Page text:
Modern capitalism began in England in the 17th century and spread eventually throughout the world. Its particular evolution produced a global economy organised around centres and a periphery (colonised economically and often politically as well). In those centres—chiefly Western Europe, North America, and Japan—capitalism concentrated its accumulating assets. Factories, offices, stores, distribution centres, and transport networks built fast-growing cities. Supporting institutions of government, schools and universities, and hospitals likewise grew into the centres of urban capitalism, especially in the 19th and most of the 20th century.
However, new centres of capitalism have emerged and grown especially quickly over the last half-century. China, India, and Brazil are leading examples where jobs, real wages, consumption, profits, and investments are growing. Their size and global impact not only make them the new centres of capitalism but also require attaching the adjective “old” to capitalism’s earlier set of centres.
The blunt truth of modern economic development is this: capitalism is leaving its old centres and relocating to its new centres. About this leaving we can and should borrow the phrase: this changes everything.
US capitalism achieved global dominance during the 20th century after two world wars plus anti-colonial movements destroyed the European empires that might have contested for such dominance. Impressive as it was, US capitalism’s dominance did not last long. With no little irony, it was the big capitalists of the old centres whose profit motives led them to leave and help create new centres. The latter’s much lower wages and fast-growing mass consumer markets drew them. Many of the biggest capitalist corporations relocated (or expanded) from the old to the new centres. As those corporations that moved early profited mightily, competitive pressures accelerated other corporations’ decisions to follow their example. Capitalism’s relocation of its centres continues.
The US’s economic footprint in world trade and capital flows has been giving way steadily to other countries’ rising footprints. The global dominance of the US dollar confronts increasing transactions using other currencies. Trump’s wholesale attacks on China via trade wars, tariff impositions, and persecutions of individual Chinese corporations and executives did not stop or change China’s economic development. Neither did the hostile denunciations of China’s policies on Hong Kong, its Uighur minority, intellectual property, and so on. Across 2020, China’s economy grew 2.3% while that of the United States fell by 3.5%. China’s record on containing COVID-19 proved far superior to that of the United States. In short, no end, let alone reversal, of the relative decline of the United States vis-à-vis China occurred.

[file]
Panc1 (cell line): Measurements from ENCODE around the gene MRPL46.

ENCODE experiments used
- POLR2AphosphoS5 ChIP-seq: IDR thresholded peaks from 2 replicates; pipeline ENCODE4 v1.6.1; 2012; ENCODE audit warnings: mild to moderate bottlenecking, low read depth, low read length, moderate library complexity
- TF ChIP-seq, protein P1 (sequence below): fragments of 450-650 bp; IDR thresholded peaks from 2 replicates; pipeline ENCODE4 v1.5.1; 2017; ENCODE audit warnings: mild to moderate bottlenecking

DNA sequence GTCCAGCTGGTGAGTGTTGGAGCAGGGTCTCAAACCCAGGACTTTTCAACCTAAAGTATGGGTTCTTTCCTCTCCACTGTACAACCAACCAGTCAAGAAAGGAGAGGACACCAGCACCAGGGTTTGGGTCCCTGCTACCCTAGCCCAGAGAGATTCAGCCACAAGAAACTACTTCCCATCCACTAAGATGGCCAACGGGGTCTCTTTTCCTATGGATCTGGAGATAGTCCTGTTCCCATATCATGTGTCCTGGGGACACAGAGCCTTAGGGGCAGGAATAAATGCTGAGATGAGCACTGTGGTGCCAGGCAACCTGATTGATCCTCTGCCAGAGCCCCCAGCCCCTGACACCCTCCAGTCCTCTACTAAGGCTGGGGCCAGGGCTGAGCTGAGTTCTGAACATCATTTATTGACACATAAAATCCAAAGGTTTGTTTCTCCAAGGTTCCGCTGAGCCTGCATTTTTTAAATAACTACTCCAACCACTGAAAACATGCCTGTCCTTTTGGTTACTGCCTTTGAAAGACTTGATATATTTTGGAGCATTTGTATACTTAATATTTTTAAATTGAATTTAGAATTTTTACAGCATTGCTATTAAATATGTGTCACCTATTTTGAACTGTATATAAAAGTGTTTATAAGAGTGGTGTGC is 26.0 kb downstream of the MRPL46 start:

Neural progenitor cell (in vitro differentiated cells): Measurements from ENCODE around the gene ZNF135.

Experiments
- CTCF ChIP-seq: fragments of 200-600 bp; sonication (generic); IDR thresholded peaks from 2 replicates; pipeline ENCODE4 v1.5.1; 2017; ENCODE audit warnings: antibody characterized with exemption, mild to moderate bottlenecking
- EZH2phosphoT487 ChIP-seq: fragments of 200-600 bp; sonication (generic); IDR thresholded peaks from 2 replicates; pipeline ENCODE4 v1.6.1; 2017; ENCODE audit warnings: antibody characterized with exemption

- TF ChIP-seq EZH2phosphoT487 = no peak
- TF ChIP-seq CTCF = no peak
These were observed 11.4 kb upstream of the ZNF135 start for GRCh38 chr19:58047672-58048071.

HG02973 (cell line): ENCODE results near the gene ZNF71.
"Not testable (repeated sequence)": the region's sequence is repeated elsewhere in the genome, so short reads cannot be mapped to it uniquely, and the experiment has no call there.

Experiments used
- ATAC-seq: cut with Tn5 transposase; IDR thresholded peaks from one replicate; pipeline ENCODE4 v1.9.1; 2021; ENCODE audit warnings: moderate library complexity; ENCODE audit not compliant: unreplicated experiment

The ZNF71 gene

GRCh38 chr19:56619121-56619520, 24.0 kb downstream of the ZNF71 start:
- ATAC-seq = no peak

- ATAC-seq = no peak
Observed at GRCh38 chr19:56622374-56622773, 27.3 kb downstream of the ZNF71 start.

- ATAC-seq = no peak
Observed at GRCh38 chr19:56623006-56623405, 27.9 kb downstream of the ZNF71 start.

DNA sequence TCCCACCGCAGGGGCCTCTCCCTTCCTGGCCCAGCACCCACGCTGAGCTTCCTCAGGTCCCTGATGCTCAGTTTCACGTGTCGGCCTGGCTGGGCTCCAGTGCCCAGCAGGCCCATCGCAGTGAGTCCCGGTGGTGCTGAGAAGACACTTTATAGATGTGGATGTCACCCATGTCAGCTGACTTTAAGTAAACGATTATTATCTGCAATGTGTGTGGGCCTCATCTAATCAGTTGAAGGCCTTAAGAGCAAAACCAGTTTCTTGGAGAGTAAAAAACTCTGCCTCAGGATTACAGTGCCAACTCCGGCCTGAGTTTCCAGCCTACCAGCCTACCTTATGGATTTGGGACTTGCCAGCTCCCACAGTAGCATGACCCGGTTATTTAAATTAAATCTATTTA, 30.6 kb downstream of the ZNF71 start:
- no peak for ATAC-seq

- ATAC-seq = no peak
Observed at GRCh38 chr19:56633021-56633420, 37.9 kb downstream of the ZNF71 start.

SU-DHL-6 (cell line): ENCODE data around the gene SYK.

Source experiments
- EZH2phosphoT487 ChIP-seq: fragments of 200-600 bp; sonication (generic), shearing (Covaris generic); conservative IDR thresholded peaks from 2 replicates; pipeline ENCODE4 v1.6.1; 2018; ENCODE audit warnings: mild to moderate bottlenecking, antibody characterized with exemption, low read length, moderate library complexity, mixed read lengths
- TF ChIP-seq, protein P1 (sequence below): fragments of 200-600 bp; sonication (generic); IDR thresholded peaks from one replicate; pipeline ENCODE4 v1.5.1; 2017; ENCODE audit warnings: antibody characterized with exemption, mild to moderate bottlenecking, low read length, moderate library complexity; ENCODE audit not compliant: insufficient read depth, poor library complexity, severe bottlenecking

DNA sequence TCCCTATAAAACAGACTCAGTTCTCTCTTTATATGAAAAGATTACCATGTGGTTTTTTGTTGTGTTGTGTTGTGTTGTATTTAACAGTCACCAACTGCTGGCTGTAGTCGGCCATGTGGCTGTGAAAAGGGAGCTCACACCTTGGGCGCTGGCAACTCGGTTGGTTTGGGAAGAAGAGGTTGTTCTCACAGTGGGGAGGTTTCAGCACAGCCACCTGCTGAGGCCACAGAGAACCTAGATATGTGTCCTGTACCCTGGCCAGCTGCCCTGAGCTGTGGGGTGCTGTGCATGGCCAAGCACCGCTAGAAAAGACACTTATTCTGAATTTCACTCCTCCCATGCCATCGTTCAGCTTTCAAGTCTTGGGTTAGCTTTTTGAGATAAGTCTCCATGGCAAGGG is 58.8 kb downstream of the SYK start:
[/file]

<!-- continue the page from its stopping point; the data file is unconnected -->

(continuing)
The aspects and implications of such relocating capitalist centres touch almost every aspect of our lives. The costs and debts plaguing US higher education contrast sharply with the huge expansion of Chinese higher education. Even starker has been the contrast between China’s preparedness and containment of COVID-19 and that of, say, the US and the UK. Of course, in terms of public health, India and Brazil show that even new centres of capitalism can experience severe difficulties when their governments fail to mobilise both private and public resources to achieve prioritised social goals (like defeating a virus or maximising sustained economic growth).
Old and new centres of capitalism deserve the same key noun—capitalism—because both organise their enterprises/workplaces in the same dichotomous way. A minority are employers while a majority are employees. The minority decide exclusively what the product will be, what technology will be used, where production will occur, and how net revenues will be distributed (to whom and for what). While old and new centres of capitalism usually display different mixtures of private and state enterprises, it is noteworthy that both types of enterprises in both centres are organised in the same employer/employee dichotomy that defines capitalism.